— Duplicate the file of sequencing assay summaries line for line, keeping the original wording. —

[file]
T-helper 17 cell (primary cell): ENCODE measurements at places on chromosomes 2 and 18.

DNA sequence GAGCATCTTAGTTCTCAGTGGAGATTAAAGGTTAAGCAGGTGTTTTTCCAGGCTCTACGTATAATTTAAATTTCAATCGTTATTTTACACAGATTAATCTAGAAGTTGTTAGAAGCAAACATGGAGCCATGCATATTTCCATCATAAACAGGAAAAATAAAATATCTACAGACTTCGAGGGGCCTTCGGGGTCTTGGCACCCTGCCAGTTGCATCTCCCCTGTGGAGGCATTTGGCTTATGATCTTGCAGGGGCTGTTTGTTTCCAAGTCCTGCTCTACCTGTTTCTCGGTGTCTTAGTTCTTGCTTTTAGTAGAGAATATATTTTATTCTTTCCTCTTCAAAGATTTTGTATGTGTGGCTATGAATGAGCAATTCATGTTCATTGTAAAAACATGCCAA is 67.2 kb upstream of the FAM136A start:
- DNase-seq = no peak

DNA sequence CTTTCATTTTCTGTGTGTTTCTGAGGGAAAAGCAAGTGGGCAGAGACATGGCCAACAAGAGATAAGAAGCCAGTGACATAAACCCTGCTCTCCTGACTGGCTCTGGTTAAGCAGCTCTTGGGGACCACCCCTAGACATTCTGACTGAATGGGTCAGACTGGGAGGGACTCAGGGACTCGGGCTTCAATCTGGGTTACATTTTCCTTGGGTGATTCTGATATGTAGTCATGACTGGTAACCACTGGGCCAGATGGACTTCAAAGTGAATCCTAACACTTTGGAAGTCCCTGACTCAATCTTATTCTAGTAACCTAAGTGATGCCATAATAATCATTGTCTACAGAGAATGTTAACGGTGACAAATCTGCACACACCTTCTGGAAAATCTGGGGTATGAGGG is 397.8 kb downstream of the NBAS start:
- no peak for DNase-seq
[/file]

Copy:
T-helper 17 cell (primary cell): ENCODE measurements at places on chromosomes 2 and 18.

DNA sequence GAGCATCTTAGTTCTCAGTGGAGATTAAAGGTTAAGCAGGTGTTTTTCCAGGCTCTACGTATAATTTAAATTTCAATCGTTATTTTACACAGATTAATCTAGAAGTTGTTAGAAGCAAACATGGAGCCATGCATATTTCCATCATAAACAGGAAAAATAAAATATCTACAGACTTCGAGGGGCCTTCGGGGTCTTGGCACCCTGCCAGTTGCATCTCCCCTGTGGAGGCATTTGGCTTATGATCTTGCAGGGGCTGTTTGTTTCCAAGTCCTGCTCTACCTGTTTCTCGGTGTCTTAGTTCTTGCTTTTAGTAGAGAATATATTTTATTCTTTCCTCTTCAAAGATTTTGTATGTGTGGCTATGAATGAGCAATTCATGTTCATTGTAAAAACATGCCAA is 67.2 kb upstream of the FAM136A start:
- DNase-seq = no peak

DNA sequence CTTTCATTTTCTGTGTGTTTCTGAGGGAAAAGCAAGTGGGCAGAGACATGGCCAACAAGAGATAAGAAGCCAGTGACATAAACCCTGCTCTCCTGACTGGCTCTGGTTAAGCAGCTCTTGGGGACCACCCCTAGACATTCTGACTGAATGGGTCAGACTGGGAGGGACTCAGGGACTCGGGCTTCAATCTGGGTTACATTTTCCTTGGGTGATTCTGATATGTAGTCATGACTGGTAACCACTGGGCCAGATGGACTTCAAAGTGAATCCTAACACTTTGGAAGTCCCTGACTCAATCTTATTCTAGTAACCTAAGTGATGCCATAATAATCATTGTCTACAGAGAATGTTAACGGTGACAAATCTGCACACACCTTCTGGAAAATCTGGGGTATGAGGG is 397.8 kb downstream of the NBAS start:
- no peak for DNase-seq